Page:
Article by former editor Nigel Pengelly and Craig Weatherhill, historian and Cornish bard. (2011)
A great many arguments and counter-arguments have raged regarding the true status of Cornwall. A status that is certainly unique within Great Britain. Why is it unique?
Nigel Pengelly asks historian Craig Weatherhill what is the real and verifiable truth that lies behind Cornwall’s claims?
Is it true that Cornwall was a kingdom?
Absolutely true, and accepted by all historians. Originally it was part of the kingdom of Dumnonia that may well predate the Roman occupation. This covered the whole of the south-western peninsula as far as a north-south line linking the Rivers Axe and Parrett. The advance of the Wessex Saxons caused the border to retreat westward until, by the 8th century only Cornwall was left. It must be remembered, though, that even then and until the 10th century, Cornwall extended to the Exe.
Do we know anything about the kings?
Some of them, although details of most are scanty at best. Fragments of a king-list survive, naming those who reigned from about 450 AD to around 650 AD and who would have been associated with the royal citadel at Tintagel, roughly dated to 450-700 AD. The earliest of these was Gurvor, then Tudwal. His successor was Cynvor, who flourished in the early to mid-6th century. Could he be the Cunomorus named on Fowey’s Tristan Stone (Cunomorus is a Latinised form of the Celtic name Cynvor), the lettering of which is dated to 530-570 AD? Could he also be the man mentioned in the 9th century Breton monk Wrmonoc’s Life of St Paul Aurelian as the king Quonomorius, also called Marcus? Was he, therefore, the famous King Mark of Cornwall?
The next king, Constantine, was king when the monk Gildas wrote around 540 AD. He castigated five contemporary British (Celtic) kings and called Constantine: “the tyrannical whelp of the unclean lioness of Dumnonia”. Welsh records refer to him as Custennin Gorneu (“of Cornwall” – an early reference to the native name Kernow). He is said to have abdicated when elderly and gone into the Church. He was succeeded by Erbin, another name which crops up in Welsh tradition as does the name of the next king, Gerent I.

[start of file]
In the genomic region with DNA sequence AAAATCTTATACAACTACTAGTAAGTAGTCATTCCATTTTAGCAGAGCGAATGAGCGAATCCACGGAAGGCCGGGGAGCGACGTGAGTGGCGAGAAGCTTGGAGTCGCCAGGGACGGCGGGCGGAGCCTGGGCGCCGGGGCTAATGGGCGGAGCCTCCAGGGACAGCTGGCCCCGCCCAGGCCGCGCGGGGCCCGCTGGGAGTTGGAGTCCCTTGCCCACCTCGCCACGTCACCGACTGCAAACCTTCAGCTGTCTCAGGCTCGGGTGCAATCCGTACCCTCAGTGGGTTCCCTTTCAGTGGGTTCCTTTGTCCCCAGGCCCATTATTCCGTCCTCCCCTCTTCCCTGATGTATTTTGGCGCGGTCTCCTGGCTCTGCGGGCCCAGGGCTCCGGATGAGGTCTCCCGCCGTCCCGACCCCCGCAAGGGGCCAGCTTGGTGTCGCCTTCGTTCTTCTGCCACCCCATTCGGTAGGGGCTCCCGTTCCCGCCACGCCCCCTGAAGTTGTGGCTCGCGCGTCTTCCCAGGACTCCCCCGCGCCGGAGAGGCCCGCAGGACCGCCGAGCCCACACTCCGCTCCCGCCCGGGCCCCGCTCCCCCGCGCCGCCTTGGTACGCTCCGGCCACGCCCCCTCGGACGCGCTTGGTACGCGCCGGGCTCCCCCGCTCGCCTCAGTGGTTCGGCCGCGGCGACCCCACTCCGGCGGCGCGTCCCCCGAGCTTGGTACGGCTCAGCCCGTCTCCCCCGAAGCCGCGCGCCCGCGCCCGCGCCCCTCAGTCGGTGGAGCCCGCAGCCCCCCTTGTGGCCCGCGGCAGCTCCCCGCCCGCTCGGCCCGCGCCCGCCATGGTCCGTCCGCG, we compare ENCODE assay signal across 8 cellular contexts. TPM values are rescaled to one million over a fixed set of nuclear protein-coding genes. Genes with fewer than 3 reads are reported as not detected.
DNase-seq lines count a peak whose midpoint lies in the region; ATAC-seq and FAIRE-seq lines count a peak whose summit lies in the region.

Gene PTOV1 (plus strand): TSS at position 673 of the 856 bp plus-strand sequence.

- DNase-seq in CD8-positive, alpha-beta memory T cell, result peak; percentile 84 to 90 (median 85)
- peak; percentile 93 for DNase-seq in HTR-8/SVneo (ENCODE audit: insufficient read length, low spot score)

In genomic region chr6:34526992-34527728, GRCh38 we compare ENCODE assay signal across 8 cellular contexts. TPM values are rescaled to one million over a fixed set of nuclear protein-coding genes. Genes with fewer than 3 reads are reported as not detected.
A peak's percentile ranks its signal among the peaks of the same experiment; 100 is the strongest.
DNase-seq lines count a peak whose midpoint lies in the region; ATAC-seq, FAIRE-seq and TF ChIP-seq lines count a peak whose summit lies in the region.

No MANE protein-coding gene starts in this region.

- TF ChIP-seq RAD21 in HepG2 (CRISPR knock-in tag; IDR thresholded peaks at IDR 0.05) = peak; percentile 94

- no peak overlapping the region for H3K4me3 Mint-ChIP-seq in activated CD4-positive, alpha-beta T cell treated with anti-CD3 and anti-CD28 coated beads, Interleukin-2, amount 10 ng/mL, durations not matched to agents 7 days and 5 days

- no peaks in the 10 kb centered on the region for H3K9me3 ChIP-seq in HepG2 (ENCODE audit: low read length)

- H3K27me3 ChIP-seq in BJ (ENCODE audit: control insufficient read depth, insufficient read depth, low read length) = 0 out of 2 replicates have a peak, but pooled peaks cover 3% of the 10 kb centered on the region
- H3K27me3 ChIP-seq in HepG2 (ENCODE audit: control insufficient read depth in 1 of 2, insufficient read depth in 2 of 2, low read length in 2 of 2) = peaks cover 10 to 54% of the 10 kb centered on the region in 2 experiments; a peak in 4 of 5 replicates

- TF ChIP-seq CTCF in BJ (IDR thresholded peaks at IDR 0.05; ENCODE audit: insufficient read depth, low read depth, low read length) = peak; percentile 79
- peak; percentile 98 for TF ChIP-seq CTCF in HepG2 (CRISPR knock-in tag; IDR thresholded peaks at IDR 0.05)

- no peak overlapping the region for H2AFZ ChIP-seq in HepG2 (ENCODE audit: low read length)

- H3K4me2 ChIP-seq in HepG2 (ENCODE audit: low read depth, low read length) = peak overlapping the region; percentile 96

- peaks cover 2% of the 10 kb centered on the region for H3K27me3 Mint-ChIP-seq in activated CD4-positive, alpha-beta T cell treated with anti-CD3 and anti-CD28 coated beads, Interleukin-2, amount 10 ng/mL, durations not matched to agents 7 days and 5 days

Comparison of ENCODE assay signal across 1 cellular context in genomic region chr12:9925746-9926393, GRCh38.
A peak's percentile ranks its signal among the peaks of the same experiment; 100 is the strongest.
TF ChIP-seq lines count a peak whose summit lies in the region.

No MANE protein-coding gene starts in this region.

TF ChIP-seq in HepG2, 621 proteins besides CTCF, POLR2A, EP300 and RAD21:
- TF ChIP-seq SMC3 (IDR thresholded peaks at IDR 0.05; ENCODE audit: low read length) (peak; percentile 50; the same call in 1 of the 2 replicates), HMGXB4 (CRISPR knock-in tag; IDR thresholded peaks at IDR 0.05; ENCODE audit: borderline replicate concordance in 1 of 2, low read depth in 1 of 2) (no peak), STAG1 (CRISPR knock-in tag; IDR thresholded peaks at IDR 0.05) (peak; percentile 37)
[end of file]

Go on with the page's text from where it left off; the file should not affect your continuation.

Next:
He might have been the Gerent rac Deheu (“Gerent for the south”) who fought against the English at Catraeth (Catterick, Yorkshire) in 598. The next king was Cado, remembered by Geoffrey of Monmouth as Cador of Cornwall. After him come Peredur and Theudu.
The king list fizzles out at this point but we know of Gerent II, possibly Theudu’s successor. In 705, the Synod of Wessex wrote to “Gerontius Rex”, demanding that the Celtic (Columban) Church in Cornwall conform to the doctrines of Rome. That demand was never fulfilled.
After Gerent II is a huge gap of 170 years before we find records of another Cornish king, Donyarth, recorded by the Annales Cambriae as having drowned in 878 AD. The Annales refer to him as “rex Cerniu” (“king of Cornwall”). Fifty years later, we find another one, Huwal, called by the Anglo-Saxon Chronicles “king of the West Welsh”, a term exclusively used to describe the British Celts of Dumnonia and Cornwall (this was not Hywel Dda of South Wales). He was one of several kings who signed a treaty with Aethelstan of Wessex in 928 at Egmont Bridge, following which (and after he’d forced the Cornish from Exeter), Aethelstan fixed the border between Cornwall and Wessex at the east bank of the Tamar – exactly where it remains today in constitutional law (in spite of the unlawful alterations to it by the Boundary Commission and the Ordnance Survey).
So, was Huwal the last Cornish king?